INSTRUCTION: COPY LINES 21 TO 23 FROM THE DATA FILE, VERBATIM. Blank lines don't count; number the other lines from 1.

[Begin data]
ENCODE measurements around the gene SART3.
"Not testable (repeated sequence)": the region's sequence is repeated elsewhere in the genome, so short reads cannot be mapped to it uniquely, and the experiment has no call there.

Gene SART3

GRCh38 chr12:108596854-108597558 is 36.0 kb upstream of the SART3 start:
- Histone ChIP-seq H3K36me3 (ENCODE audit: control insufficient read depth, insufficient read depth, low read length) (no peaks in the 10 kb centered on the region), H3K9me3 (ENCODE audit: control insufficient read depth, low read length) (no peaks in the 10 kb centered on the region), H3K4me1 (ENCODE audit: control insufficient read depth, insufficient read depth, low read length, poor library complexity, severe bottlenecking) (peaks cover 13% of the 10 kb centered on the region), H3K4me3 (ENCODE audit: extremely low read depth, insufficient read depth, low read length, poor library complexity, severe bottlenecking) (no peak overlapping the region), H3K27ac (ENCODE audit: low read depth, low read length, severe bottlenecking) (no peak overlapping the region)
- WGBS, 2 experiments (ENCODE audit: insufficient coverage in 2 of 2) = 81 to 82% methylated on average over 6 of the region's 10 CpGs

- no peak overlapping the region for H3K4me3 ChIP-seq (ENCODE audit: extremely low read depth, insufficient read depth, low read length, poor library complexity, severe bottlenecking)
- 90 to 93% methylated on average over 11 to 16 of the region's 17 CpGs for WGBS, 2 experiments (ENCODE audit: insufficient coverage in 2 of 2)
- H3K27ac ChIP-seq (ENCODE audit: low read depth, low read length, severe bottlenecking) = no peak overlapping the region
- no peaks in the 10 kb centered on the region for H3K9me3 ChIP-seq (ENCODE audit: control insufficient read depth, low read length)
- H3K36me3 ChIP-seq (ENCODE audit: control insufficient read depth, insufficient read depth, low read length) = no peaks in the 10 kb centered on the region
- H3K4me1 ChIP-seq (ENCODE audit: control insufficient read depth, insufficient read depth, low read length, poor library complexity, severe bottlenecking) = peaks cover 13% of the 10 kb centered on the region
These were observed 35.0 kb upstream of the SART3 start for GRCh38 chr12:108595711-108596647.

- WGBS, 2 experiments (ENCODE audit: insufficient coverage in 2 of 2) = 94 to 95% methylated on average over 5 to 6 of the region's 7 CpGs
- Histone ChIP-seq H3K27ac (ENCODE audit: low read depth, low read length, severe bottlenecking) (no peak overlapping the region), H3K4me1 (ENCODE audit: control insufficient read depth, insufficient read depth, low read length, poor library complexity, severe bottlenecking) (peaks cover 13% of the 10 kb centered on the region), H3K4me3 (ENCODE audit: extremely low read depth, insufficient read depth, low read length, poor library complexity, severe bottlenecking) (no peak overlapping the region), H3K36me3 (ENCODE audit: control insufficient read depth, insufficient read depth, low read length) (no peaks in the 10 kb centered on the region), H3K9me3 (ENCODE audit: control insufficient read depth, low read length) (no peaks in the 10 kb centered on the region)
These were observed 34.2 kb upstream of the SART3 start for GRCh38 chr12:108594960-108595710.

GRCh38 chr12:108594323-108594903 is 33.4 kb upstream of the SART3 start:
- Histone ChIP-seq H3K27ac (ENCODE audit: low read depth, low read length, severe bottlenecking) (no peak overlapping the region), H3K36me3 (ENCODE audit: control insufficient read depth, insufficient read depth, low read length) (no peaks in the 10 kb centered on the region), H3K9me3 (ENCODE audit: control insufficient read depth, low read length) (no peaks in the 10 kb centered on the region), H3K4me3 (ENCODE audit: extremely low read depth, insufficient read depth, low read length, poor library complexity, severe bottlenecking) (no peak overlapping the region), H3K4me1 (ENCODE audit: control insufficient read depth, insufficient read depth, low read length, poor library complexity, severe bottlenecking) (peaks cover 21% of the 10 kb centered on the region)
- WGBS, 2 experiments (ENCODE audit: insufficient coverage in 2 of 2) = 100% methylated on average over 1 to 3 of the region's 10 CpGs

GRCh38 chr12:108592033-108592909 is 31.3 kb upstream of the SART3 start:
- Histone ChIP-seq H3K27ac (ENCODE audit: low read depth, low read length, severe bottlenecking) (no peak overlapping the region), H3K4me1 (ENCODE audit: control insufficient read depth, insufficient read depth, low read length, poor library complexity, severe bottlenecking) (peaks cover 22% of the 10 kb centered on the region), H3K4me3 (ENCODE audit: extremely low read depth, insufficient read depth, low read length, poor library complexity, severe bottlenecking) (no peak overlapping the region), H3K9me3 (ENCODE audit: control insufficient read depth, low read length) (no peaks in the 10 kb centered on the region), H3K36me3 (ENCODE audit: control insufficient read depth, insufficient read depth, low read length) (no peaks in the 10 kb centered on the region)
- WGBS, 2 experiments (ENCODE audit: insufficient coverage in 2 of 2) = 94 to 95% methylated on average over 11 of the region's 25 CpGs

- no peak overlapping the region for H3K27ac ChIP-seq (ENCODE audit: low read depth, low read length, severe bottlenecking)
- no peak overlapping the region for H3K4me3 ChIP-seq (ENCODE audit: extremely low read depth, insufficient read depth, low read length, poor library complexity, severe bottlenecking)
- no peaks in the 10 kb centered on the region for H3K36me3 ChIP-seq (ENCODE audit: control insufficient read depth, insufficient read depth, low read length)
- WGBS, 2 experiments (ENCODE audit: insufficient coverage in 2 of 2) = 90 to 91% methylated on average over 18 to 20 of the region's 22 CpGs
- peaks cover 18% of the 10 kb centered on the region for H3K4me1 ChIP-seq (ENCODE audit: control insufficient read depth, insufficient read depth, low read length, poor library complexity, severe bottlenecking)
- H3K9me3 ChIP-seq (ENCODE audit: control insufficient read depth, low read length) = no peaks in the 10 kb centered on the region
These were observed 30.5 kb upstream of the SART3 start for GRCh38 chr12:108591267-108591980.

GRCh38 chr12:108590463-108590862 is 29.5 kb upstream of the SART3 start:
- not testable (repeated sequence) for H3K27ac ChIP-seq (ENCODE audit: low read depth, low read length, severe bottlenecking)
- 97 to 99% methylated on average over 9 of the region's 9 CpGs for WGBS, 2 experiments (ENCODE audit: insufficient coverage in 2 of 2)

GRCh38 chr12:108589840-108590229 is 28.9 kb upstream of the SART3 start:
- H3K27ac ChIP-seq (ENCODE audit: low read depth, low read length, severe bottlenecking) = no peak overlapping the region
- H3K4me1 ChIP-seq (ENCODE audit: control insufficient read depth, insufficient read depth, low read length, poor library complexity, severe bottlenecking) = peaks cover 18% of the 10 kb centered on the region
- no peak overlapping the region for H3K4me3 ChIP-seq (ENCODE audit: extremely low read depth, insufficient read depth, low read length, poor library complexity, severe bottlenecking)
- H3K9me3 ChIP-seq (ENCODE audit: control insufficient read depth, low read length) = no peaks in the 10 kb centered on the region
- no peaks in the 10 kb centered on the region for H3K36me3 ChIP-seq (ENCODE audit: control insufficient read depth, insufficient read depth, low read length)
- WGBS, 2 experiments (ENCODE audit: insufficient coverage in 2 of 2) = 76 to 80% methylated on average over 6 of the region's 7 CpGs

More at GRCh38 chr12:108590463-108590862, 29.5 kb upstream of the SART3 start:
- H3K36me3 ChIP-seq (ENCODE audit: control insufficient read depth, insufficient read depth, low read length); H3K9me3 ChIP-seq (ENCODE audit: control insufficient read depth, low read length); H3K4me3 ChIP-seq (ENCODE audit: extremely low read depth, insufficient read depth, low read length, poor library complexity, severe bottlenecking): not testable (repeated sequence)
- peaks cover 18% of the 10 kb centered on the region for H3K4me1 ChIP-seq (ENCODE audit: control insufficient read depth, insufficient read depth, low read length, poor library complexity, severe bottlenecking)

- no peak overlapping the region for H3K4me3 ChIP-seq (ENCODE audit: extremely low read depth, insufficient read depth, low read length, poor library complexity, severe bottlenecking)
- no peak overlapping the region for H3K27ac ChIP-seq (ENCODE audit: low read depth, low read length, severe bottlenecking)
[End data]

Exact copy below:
- Histone ChIP-seq H3K27ac (ENCODE audit: low read depth, low read length, severe bottlenecking) (no peak overlapping the region), H3K4me1 (ENCODE audit: control insufficient read depth, insufficient read depth, low read length, poor library complexity, severe bottlenecking) (peaks cover 22% of the 10 kb centered on the region), H3K4me3 (ENCODE audit: extremely low read depth, insufficient read depth, low read length, poor library complexity, severe bottlenecking) (no peak overlapping the region), H3K9me3 (ENCODE audit: control insufficient read depth, low read length) (no peaks in the 10 kb centered on the region), H3K36me3 (ENCODE audit: control insufficient read depth, insufficient read depth, low read length) (no peaks in the 10 kb centered on the region)
- WGBS, 2 experiments (ENCODE audit: insufficient coverage in 2 of 2) = 94 to 95% methylated on average over 11 of the region's 25 CpGs

- no peak overlapping the region for H3K27ac ChIP-seq (ENCODE audit: low read depth, low read length, severe bottlenecking)